“Rest vs. Rust” Entering the Major Championships

April 1, 2020
Justin Ray

It’s one of the most used phrases by prognosticators entering every major championship: “Rest vs. Rust.” Players have differing philosophies on the subject, depending on what tournament the schedule is gearing up towards – and which player you ask.

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Phil Mickelson has seven top-ten finishes in majors since 2011 – he played in an official worldwide event the prior week in each instance. On the other hand, Adam Scott has finished fifth or better in eight major championships in the last decade, and only played the week before in two of those.

Statistically speaking, which choice has led to more success in major championships in recent years? To find out, we took every professional top-ten finish in each major from 2010 through 2019 – a collection of 451 results – and analyzed each schedule leading into those major championships.


Only three of the last ten Masters winners played the week before winning the Green Jacket: Mickelson in 2010, Charl Schwartzel in 2011 and Jordan Spieth in 2015. The other seven players had between one and three weeks off entering the Tournament.

This trend applies to all players who had high finishes during this stretch. Since 2010, nearly 60 percent of players to finish in the top-ten at Augusta National did so without playing in an official worldwide event the week prior. That figure is 58 percent for players who finished top-five.


When analyzing all four majors, though, the picture is a little different. Sixty percent of major winners since 2010 did play in an official event the previous week. That includes all ten PGA Champions in that span – a number helped by the old scheduling of the WGC-Bridgestone Invitational, a no-cut, OWGR-points bonanza – consistently being held the week prior.

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The larger disparity in the numbers comes when players take more than a week away from competition entering a major. Since 2010, nearly 84 percent of players to finish in the top-ten in a major had either one or zero weeks of rest entering play.

Only ten percent of major champions over the last decade (so, four in the last forty) had more than one week of rest entering their victory. The last player to have more than one week of rest from official play before a major win was Spieth at The Open Championship in 2017.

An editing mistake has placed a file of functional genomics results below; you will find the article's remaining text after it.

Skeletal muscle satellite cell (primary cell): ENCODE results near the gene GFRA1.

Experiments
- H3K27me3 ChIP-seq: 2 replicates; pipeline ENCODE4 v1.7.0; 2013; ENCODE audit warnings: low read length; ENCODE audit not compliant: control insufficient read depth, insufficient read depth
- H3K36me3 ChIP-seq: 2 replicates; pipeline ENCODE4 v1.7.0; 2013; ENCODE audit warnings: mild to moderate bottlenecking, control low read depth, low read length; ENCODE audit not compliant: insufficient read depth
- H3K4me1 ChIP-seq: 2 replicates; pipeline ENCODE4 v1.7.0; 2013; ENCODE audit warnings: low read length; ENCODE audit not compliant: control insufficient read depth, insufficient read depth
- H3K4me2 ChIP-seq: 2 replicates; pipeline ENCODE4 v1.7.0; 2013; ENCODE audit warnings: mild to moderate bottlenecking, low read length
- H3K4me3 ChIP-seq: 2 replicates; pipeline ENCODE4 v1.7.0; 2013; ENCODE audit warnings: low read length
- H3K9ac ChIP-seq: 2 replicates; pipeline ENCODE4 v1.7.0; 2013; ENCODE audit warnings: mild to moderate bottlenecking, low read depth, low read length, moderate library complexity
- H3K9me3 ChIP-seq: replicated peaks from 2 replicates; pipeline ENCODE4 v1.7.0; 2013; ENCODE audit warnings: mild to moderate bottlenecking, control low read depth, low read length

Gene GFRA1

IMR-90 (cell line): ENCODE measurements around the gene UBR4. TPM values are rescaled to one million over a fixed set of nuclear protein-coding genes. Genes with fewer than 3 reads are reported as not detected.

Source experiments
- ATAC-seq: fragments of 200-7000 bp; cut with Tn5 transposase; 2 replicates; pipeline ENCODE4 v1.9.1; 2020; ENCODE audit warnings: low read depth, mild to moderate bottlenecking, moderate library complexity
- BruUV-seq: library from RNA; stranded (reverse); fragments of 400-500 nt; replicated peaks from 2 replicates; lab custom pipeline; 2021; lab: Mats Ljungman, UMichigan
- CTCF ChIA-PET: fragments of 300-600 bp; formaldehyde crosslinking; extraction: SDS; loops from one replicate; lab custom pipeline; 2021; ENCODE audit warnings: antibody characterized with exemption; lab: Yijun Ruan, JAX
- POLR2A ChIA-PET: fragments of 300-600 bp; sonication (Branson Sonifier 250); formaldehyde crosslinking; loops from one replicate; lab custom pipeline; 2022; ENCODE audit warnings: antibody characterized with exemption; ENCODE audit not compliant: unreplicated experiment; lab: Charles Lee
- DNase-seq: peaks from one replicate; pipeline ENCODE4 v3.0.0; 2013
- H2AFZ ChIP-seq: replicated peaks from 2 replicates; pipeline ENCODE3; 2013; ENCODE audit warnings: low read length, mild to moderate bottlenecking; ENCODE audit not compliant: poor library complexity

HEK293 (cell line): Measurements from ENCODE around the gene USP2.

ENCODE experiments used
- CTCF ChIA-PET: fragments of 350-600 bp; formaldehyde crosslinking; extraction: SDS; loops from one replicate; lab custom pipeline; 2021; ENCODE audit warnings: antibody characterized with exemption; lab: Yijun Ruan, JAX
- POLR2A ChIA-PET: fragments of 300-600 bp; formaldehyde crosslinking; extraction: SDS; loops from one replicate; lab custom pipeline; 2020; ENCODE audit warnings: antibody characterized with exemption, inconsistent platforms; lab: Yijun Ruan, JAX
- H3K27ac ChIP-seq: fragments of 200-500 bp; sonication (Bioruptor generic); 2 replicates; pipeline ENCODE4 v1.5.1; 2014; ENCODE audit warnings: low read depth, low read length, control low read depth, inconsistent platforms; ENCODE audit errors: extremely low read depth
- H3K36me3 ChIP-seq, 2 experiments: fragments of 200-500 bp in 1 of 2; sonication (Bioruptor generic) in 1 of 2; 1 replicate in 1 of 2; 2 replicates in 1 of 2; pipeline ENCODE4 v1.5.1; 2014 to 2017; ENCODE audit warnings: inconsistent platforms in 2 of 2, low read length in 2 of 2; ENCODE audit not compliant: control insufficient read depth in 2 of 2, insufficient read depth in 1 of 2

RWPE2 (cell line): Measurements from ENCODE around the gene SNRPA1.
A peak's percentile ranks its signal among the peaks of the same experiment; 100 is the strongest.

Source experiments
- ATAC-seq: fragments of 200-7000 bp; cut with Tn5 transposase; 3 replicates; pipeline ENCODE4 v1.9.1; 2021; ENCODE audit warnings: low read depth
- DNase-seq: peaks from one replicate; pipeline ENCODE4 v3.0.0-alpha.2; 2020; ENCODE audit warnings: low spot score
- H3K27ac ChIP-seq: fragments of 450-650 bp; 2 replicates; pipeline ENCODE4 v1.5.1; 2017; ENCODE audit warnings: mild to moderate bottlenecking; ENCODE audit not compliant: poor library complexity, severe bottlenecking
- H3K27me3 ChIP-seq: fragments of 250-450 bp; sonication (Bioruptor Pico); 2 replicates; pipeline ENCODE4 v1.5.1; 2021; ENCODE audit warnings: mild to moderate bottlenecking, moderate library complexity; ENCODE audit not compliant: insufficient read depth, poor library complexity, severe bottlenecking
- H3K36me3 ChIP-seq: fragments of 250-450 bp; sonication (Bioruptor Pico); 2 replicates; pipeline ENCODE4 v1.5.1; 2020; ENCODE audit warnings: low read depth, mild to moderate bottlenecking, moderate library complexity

A player’s immediate form is always a source of conjecture for fans, bettors and analysts alike when sizing up a major championship field. But what does that finish last week tell us about a player’s chances?

Of the 24 major champions since 2010 who played in an official event the week before, only one missed the cut: Louis Oosthuizen, at the 2010 Scottish Open one week before lifting the Claret Jug at St Andrews. 16 of those 24 players finished in the top-20 the week before the major win.

Looking broader, there are 216 players who finished in the top-ten in majors from 2010 to 2019 who also played the previous week. Of that group, more than half finished in the top-25 in that prior event (55.6%). Only 16.2 percent missed the cut.

On the original 2020 calendar, this week would have been primed for the rest/rust debate: the Valero Texas Open was to serve as the final tune-up before focus shifted to Augusta, Georgia. When golf and life resumes – whenever that day is – the data will be prepared to help answer that question.


Thursday, April 2, will mark 42 years since the late Seve Ballesteros won his first PGA Tour title, the 1978 Greater Greensboro Open (now known as the Wyndham Championship).

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Seve won the tournament at just 20 years, 11 months and 24 days old – making him the youngest PGA Tour winner born outside the United States since Harry Cooper in 1923. Ballesteros won despite making the cut on the number – 3-over, ten shots behind 36-hole co-leaders Wally Armstrong and Florentino Molina.

Thirty-two years later, at the 2010 Quail Hollow Championship, another 20-year-old European star would get his first PGA Tour win – also in North Carolina.

Rory McIlroy made the cut on the number, shot 66-62 on the weekend, and won his first PGA Tour title. His age? 20 years, 11 months and 28 days – just four days older than Ballesteros.


There is only one instance in the last ten years of a player taking more than four weeks off from competition before finishing in the top-ten in a major. That was Woods, who finished tied for fourth at the 2010 Masters following the scandal and subsequent hiatus at the end of 2009.